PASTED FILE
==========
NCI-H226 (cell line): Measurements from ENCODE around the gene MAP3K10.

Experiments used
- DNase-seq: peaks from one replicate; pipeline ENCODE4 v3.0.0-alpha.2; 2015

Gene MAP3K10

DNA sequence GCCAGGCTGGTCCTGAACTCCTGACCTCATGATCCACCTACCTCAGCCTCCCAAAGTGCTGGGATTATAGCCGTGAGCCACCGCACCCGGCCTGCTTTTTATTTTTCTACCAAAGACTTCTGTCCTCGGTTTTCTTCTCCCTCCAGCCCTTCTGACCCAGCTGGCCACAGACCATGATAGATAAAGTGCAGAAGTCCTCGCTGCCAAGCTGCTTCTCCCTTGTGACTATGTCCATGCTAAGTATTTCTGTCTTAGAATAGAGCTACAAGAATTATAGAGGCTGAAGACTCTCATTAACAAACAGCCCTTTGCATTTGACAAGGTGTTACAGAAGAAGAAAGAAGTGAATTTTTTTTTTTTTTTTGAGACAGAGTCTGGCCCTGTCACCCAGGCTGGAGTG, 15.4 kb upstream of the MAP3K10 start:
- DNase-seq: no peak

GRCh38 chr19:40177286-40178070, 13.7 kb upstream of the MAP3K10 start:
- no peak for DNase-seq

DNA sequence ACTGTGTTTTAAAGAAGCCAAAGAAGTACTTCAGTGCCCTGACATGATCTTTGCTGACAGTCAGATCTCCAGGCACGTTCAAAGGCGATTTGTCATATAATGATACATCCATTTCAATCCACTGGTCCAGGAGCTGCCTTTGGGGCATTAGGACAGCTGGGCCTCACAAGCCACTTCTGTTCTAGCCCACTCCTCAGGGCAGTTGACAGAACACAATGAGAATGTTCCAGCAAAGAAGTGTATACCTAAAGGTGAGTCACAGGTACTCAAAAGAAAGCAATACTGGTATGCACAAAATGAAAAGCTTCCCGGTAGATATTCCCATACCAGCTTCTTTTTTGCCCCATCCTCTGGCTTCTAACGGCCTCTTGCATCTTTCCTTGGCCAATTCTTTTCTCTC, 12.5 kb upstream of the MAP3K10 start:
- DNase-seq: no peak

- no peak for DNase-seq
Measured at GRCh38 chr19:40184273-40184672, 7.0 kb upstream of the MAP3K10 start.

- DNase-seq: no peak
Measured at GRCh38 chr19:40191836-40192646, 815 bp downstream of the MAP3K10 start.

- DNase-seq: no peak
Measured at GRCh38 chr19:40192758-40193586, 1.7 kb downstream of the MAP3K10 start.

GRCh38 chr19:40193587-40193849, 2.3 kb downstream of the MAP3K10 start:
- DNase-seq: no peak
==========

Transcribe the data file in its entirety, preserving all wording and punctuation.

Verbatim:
NCI-H226 (cell line): Measurements from ENCODE around the gene MAP3K10.

Experiments used
- DNase-seq: peaks from one replicate; pipeline ENCODE4 v3.0.0-alpha.2; 2015

Gene MAP3K10

DNA sequence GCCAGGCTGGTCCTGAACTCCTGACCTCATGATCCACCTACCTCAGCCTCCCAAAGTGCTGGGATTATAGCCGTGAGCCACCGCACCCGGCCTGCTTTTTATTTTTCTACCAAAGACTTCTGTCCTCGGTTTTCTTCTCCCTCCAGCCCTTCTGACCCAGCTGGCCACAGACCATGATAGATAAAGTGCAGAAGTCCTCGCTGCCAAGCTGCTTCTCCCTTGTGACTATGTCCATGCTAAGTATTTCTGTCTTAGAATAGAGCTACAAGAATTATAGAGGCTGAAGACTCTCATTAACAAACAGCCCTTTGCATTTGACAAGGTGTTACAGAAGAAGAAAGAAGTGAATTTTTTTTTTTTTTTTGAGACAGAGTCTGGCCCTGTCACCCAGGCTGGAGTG, 15.4 kb upstream of the MAP3K10 start:
- DNase-seq: no peak

GRCh38 chr19:40177286-40178070, 13.7 kb upstream of the MAP3K10 start:
- no peak for DNase-seq

DNA sequence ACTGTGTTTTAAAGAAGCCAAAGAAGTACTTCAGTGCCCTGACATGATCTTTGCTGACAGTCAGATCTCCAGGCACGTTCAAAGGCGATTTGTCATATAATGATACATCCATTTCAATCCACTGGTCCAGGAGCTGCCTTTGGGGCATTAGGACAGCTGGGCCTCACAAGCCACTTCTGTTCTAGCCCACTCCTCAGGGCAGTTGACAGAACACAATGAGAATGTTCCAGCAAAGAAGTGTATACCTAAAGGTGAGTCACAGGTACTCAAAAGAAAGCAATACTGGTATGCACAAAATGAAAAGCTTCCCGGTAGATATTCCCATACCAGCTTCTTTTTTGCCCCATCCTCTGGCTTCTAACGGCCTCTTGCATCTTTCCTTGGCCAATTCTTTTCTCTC, 12.5 kb upstream of the MAP3K10 start:
- DNase-seq: no peak

- no peak for DNase-seq
Measured at GRCh38 chr19:40184273-40184672, 7.0 kb upstream of the MAP3K10 start.

- DNase-seq: no peak
Measured at GRCh38 chr19:40191836-40192646, 815 bp downstream of the MAP3K10 start.

- DNase-seq: no peak
Measured at GRCh38 chr19:40192758-40193586, 1.7 kb downstream of the MAP3K10 start.

GRCh38 chr19:40193587-40193849, 2.3 kb downstream of the MAP3K10 start:
- DNase-seq: no peak